The show must go on: OnQ Productions temporarily comes out of hiatus for ‘Soulful Noel’

Despite the theater company’s ongoing hiatus, OnQ is back with ‘Soulful Noel,’ bringing contemporary renditions to your favorite Christmas classics.

Soulful Noel performers TRS (Thia Reynolds, Ruby Edwards and Sherretta Ivey). Photo credit: Gena J. Photography

I’m not much of a holiday person. Don’t come to my house looking for Christmas lights, trees or even a wreath on the door. You may call me a grinch, put me on your naughty list and try to fill my stocking with a lump of coal (you can’t, because I don’t own any stockings). But seriously, since moving to Charlotte, I’m slowly singing a new tune thanks to OnQ Productions’ annual holiday tradition, Soulful Noel. Despite the theater company’s ongoing hiatus, OnQ is back to bring contemporary renditions to your favorite Christmas classics.

Quentin Talley, OnQ’s founder and artistic director, invited me to watch rehearsals before the show opens on Dec. 21. It was like a family reunion accompanied by instrumentation. I recognized some of the talents as they walked in the room. All of them are from the Carolinas. Big smiles, hearty laughs and hugs for those who came from out of town to perform. As the cast dove into the creative process, they improvised, danced and effortlessly made performance changes when ideas sparked.

Kenya Templeton is a “Soulful Noel” regular performer. Photo credit: Gena J. Photography

“All of this year’s talent are regulars, but some of them haven’t performed in two or three years,” said Talley. “Some of them moved to New York and other places, but since this is the closest our production has ever been to performing on Christmas, we were able to bring some old faces back to do their thing.”

Songs like What Do The Lonely Do At Christmas?, Santa Claus Wants Some Lovin’, Little Funky Drummer Boy and, the title single, Soulful Noel, will have you tapping your toes, singing along and humming on the way home.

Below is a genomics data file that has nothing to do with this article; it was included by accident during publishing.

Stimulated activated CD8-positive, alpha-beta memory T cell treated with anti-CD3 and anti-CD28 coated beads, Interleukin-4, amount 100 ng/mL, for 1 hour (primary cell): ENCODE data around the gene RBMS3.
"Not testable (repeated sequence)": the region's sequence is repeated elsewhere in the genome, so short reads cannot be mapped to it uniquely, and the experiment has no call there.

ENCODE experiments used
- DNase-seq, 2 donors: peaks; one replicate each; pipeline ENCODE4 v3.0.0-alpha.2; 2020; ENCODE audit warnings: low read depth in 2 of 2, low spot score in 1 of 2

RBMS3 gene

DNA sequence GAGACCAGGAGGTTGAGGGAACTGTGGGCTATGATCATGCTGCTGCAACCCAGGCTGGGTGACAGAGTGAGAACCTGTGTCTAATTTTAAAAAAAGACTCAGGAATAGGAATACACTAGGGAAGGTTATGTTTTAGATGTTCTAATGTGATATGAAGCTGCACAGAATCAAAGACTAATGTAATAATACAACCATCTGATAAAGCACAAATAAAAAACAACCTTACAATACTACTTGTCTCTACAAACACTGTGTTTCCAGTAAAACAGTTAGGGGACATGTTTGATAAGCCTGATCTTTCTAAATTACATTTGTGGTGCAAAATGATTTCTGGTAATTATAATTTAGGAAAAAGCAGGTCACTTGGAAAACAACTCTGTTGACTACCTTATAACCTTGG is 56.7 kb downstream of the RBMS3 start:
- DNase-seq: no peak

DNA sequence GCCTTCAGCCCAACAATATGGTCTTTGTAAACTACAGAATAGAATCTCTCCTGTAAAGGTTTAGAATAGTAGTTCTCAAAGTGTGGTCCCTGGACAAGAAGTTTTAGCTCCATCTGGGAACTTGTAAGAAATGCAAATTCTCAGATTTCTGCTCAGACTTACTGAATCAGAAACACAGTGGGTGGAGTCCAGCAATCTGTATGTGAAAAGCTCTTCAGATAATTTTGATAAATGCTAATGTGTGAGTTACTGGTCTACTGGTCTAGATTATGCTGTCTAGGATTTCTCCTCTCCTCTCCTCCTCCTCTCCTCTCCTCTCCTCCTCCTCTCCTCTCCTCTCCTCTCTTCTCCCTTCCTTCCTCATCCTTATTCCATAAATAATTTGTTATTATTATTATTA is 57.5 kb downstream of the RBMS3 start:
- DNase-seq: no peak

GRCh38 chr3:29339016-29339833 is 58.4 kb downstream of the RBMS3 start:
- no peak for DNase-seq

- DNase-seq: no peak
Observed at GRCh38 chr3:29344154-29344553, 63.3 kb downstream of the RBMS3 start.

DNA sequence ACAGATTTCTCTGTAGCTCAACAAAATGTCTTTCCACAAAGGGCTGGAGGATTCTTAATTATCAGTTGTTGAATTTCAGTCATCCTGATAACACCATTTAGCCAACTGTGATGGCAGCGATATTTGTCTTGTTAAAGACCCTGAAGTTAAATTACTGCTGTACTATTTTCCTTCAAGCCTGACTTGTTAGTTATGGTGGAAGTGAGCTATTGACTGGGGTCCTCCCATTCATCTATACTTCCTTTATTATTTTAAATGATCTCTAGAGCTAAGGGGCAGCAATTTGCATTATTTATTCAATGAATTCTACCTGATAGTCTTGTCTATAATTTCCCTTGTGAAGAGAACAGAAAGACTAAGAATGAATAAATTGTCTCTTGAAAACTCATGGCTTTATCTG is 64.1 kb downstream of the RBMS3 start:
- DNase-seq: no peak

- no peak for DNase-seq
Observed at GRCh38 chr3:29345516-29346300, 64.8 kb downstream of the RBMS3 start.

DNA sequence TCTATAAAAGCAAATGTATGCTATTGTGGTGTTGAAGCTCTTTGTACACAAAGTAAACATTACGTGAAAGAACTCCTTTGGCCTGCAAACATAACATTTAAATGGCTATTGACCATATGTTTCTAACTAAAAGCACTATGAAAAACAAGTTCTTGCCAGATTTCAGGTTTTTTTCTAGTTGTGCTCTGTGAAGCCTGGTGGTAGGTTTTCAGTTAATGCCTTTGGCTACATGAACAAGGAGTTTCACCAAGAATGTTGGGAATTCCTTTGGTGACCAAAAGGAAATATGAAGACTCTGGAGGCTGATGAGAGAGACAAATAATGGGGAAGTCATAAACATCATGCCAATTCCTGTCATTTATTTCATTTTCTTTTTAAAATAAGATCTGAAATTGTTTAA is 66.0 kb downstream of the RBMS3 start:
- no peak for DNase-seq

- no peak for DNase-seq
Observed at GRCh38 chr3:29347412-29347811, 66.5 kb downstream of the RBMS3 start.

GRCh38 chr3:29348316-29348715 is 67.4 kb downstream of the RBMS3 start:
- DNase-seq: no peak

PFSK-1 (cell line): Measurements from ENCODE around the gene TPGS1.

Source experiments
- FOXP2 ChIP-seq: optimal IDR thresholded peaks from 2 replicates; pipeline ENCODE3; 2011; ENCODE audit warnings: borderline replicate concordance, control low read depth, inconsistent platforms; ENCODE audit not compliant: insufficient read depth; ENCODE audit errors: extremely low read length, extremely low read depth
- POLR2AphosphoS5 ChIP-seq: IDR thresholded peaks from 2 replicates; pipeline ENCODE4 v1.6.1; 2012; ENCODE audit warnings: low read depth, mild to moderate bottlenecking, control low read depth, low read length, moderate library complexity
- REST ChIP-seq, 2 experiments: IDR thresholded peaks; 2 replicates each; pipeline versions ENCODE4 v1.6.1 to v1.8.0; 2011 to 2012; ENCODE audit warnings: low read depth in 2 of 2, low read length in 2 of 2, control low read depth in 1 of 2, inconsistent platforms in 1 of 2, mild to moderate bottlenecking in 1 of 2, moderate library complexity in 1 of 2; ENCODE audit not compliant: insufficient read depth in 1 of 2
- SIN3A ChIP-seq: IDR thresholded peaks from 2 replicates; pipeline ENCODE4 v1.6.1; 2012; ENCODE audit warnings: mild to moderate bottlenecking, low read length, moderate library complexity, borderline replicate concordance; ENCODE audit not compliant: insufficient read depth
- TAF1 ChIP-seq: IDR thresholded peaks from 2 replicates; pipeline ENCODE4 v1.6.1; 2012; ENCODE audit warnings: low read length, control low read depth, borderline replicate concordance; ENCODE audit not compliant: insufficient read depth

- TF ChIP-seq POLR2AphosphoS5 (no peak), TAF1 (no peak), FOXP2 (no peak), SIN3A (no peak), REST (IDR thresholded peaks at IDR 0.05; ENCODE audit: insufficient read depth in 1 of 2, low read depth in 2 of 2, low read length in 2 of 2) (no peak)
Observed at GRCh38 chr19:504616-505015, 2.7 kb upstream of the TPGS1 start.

Last year’s production featured The Hamiltones, the official background vocalists for Grammy Award-winning Charlotte native Anthony Hamilton.

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During a 2016 show, Talley announced that part of the Soulful Noel cast was traveling to New York City to perform a live concert on the New York Times’ Facebook page.

OnQ Productions is one of the few black theater companies in the region. So when the nonprofit announced they were on a hiatus in 2018, it raised eyebrows.

“We’ll be back in fall of next year,” said Talley. “Every year we have a theme and this year is Season 12: Under Construction. We’re a small staff and we just needed to take a step back to figure out how to do bigger and better things to sustain the company. You have to take a step back sometimes and reevaluate your life.”

There were no major productions from OnQ this past season, but they did perform a few small shows. While Talley said it has gotten better over the years, again, the narrative of support for Charlotte creatives, particularly Black ones, emerged.

“The artists have been doing well, but the visibility of smaller companies is hard to come by. That’s where I think Charlotte is lacking. You have to compete with bigger institutions and sometimes you get swallowed up. I equate supporting nonprofits to voting. Everyone thinks everyone else is going to vote, so you don’t vote, thinking it won’t make a difference until the person you don’t expect to win does,” he said.

Basically, if you’re not consistently supporting the arts you enjoy, you can’t be surprised when they’re no longer there or forced to scale back.

Soulful Noel will have three performances, Dec. 21-22, at the Mcglohon Theater at Spirit Square. For more information and ticket purchases, visit BlumenthalArts.org.


Kallan Louis is a writer and consultant for qcitymetro.com. He does a lot, but never feels like he’s doing enough. His life can be described as a Venn Diagram: News media, Black culture and sports. He’s always on TV, but rarely seen.

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